The Architecture 2030 Challenge and AIA 2030 Commitment

The Green Engineer is an adopter of the Architecture 2030 Challenge as well as a signatory of the AIA 2030 Commitment.

The 2030 Challenge is an initiative started by nonprofit, Architecture 2030, that calls for all new buildings, developments, and major renovations to be carbon-neutral by 2030. The two major objectives of the 2030 Challenge are:  1) to globally reduce  fossil fuel consumption and green house gas (GHG) emissions of the built environment; and 2) to advance the development of sustainable, resilient, carbon-neutral buildings and cities.  

The mission of the AIA 2030 Commitment, in turn, is to transform the practice of architecture, with the 2030 Challenge in mind, to prioritize energy performance and carbon reduction strategies during the design process.

The Green Engineer measured its progress in 2017 towards the Architecture 2030 Challenge by reporting and submitting data from 114 of its projects to the AIA 2030 Design Data Exchange. These 114 projects combined represent a total of 19,274,884 GSF of building construction.

Fortunately, due to the nature of our work, a majority of our 2017 projects, (83.0%), have performed and completed energy models. The exceptions are projects in very early design stages and interior fit-outs. Based on the average predicted EUI (btu/sf/yr) from the project energy models compared to the Energy Star median EUI per building type, the results show that, on average, libraries, K-12 schools, and offices of more than 100,000 SF, performed the best in the 2030 Challenge.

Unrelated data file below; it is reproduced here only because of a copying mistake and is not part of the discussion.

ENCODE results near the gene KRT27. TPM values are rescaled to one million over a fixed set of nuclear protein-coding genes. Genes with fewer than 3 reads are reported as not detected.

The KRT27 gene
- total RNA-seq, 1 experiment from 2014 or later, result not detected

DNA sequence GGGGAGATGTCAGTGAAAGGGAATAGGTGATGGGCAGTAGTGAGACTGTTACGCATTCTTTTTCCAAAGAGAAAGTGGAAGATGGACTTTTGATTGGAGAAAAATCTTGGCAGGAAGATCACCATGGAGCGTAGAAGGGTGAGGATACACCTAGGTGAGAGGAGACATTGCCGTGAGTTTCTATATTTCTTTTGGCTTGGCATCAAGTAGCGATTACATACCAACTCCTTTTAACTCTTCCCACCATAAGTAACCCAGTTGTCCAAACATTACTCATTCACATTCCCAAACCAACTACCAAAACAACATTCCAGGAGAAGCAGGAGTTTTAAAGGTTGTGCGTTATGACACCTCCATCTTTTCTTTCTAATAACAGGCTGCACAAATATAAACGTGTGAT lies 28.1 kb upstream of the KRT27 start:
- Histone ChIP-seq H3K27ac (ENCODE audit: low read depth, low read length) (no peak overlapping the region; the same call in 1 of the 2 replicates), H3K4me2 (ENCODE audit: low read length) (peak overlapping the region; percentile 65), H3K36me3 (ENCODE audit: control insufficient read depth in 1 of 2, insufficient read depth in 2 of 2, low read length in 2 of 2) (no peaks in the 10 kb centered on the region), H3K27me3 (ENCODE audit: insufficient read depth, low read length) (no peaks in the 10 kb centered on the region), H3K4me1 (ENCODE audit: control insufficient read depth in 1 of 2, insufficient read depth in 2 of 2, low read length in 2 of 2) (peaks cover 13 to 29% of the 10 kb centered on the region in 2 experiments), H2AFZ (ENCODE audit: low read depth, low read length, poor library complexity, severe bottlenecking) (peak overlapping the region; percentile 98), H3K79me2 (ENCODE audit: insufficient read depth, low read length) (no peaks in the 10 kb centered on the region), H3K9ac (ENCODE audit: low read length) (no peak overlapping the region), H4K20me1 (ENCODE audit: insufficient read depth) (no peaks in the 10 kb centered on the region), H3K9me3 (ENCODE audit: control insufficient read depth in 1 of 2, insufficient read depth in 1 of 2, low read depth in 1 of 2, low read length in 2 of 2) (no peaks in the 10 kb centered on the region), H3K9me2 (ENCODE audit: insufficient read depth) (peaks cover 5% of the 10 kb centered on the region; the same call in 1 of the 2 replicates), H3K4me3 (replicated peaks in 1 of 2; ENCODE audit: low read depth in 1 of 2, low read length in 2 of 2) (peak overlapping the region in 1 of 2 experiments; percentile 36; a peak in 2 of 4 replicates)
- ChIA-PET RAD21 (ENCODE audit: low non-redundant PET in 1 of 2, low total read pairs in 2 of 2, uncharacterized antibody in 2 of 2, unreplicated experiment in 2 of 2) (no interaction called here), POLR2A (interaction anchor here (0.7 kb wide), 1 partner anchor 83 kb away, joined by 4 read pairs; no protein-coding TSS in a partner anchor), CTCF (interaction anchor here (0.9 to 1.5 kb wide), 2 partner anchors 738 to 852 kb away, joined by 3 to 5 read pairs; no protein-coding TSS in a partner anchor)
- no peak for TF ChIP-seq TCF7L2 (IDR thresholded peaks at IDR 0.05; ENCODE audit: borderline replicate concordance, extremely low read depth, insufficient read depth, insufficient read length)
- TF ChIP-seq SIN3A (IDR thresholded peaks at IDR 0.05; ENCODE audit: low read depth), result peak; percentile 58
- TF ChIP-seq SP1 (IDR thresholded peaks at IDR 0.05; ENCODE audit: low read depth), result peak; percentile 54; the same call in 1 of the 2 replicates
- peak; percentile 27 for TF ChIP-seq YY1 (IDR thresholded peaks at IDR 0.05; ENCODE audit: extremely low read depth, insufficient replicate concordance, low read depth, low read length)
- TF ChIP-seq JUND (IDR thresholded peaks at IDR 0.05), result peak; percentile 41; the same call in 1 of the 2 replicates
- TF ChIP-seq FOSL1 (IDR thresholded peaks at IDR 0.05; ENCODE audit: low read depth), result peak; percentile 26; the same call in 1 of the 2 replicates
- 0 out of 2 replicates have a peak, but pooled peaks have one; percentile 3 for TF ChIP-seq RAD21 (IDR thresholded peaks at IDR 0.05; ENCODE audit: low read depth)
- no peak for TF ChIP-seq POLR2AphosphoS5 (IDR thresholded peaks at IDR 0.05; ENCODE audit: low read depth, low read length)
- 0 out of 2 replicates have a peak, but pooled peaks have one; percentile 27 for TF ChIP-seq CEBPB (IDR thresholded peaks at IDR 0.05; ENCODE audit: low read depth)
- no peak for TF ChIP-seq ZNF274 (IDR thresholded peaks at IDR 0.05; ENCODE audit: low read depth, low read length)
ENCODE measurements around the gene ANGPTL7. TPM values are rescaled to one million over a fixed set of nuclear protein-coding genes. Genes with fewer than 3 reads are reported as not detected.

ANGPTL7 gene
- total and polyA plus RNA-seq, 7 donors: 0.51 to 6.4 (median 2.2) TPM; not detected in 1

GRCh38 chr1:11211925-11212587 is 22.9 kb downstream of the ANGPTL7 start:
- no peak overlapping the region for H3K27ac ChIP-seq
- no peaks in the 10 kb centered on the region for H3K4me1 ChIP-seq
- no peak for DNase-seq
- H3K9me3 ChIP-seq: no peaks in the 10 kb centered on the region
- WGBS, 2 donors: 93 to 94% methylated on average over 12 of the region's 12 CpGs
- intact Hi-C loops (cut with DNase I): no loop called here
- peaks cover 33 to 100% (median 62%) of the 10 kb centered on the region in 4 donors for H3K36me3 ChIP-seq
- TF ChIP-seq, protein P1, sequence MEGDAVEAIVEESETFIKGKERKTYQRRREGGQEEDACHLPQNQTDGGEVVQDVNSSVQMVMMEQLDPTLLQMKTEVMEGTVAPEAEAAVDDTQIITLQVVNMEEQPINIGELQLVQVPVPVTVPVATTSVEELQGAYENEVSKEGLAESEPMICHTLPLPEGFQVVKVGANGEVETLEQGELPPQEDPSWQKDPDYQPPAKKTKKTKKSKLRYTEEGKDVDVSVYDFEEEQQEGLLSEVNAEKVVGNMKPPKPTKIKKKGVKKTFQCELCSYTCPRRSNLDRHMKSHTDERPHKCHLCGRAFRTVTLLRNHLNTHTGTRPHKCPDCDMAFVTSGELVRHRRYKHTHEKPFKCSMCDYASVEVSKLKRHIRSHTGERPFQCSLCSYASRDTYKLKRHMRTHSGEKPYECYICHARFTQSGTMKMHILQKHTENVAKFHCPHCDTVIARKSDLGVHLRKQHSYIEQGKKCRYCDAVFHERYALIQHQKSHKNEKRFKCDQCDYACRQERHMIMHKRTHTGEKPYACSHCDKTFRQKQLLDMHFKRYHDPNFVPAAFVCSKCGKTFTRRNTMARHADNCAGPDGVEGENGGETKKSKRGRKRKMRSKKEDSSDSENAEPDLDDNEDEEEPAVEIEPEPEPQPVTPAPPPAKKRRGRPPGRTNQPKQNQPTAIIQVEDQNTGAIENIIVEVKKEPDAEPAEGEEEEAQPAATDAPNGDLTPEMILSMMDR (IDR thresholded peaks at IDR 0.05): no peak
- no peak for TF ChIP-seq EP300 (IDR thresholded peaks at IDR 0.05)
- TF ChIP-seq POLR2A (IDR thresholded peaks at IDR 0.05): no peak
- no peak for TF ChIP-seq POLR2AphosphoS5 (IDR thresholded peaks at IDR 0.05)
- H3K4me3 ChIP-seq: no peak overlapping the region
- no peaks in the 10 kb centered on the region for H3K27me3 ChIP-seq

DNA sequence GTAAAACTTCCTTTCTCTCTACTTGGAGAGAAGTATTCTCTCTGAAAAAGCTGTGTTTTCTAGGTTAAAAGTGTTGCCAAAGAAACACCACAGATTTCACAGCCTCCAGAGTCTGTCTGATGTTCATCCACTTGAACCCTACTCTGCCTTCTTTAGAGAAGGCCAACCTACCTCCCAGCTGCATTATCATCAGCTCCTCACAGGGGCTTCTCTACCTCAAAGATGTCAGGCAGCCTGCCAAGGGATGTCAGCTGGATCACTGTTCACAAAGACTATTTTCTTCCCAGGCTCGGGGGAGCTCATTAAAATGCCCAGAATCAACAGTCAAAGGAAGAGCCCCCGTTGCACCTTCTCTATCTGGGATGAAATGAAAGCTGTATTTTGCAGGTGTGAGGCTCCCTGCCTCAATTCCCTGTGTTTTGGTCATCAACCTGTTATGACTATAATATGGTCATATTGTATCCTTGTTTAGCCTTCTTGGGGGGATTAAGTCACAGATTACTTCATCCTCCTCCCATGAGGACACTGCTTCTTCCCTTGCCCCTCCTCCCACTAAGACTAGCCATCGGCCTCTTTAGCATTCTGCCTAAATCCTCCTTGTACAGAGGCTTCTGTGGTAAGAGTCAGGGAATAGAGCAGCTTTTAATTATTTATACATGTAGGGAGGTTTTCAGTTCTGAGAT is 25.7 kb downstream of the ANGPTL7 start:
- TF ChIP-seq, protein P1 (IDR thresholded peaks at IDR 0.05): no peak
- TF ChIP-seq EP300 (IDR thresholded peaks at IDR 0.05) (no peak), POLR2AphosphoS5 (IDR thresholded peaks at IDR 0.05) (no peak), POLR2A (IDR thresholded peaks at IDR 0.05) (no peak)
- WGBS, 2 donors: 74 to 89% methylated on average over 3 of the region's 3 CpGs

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The average predicted EUI percent reduction across all of our reported projects was 40.6%. The 2030 goal for today is 70%. Only 6 of our projects reported achieved 70% EUI or above.


Though designing and constructing with sustainability in mind is more widely accepted than it used to be, particularly in Massachusetts, there is still much work to be done to reach carbon neutrality by 2030.





By Allison Zuchman. Allison is a Senior Project Manager at The Green Engineer.